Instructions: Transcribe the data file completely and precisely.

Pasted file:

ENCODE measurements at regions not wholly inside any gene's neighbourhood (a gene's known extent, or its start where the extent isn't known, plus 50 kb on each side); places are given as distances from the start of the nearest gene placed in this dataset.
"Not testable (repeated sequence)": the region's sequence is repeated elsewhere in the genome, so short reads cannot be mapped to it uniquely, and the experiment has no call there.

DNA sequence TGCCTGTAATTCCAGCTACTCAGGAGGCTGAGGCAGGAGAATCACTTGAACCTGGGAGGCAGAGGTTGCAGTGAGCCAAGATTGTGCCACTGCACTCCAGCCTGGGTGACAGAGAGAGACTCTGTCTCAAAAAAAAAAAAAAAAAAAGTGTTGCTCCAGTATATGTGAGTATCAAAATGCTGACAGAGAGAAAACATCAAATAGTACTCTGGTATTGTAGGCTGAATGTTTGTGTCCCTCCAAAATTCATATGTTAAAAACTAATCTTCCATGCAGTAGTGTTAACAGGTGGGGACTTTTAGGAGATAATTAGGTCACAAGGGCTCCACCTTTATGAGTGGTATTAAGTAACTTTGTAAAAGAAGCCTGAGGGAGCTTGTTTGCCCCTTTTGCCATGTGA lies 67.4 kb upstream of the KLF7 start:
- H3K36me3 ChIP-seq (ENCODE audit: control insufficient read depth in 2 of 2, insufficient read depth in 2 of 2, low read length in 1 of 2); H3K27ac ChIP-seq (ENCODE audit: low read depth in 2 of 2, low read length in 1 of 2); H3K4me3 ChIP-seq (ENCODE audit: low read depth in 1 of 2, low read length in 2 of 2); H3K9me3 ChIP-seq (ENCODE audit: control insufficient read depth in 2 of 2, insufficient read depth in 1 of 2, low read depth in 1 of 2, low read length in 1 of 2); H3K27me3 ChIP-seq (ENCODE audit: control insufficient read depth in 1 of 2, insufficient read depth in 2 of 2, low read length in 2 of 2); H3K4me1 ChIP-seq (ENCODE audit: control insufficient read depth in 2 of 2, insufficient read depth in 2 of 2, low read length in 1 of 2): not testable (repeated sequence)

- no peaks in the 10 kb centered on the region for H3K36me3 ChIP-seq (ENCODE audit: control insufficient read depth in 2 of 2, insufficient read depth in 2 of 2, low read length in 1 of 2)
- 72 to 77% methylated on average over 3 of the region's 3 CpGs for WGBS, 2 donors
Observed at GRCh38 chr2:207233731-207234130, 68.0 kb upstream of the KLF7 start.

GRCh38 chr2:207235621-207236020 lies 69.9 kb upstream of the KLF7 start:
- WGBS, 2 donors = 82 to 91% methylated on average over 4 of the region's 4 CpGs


ENCODE measurements at regions not wholly inside any gene's neighbourhood (a gene's known extent, or its start where the extent isn't known, plus 50 kb on each side); places are given as distances from the start of the nearest gene placed in this dataset.
"Not testable (repeated sequence)": the region's sequence is repeated elsewhere in the genome, so short reads cannot be mapped to it uniquely, and the experiment has no call there.

DNA sequence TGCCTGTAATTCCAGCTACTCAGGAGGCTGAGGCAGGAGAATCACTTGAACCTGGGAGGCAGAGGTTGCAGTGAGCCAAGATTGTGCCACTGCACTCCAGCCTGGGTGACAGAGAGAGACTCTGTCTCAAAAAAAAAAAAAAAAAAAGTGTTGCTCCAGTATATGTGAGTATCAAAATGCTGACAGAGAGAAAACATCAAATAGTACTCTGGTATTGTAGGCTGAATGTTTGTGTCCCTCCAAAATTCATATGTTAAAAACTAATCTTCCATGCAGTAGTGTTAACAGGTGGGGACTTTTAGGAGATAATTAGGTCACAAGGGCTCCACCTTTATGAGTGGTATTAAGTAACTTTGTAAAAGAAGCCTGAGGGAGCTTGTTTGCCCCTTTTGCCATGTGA lies 67.4 kb upstream of the KLF7 start:
- H3K36me3 ChIP-seq (ENCODE audit: control insufficient read depth in 2 of 2, insufficient read depth in 2 of 2, low read length in 1 of 2); H3K27ac ChIP-seq (ENCODE audit: low read depth in 2 of 2, low read length in 1 of 2); H3K4me3 ChIP-seq (ENCODE audit: low read depth in 1 of 2, low read length in 2 of 2); H3K9me3 ChIP-seq (ENCODE audit: control insufficient read depth in 2 of 2, insufficient read depth in 1 of 2, low read depth in 1 of 2, low read length in 1 of 2); H3K27me3 ChIP-seq (ENCODE audit: control insufficient read depth in 1 of 2, insufficient read depth in 2 of 2, low read length in 2 of 2); H3K4me1 ChIP-seq (ENCODE audit: control insufficient read depth in 2 of 2, insufficient read depth in 2 of 2, low read length in 1 of 2): not testable (repeated sequence)

- no peaks in the 10 kb centered on the region for H3K36me3 ChIP-seq (ENCODE audit: control insufficient read depth in 2 of 2, insufficient read depth in 2 of 2, low read length in 1 of 2)
- 72 to 77% methylated on average over 3 of the region's 3 CpGs for WGBS, 2 donors
Observed at GRCh38 chr2:207233731-207234130, 68.0 kb upstream of the KLF7 start.

GRCh38 chr2:207235621-207236020 lies 69.9 kb upstream of the KLF7 start:
- WGBS, 2 donors = 82 to 91% methylated on average over 4 of the region's 4 CpGs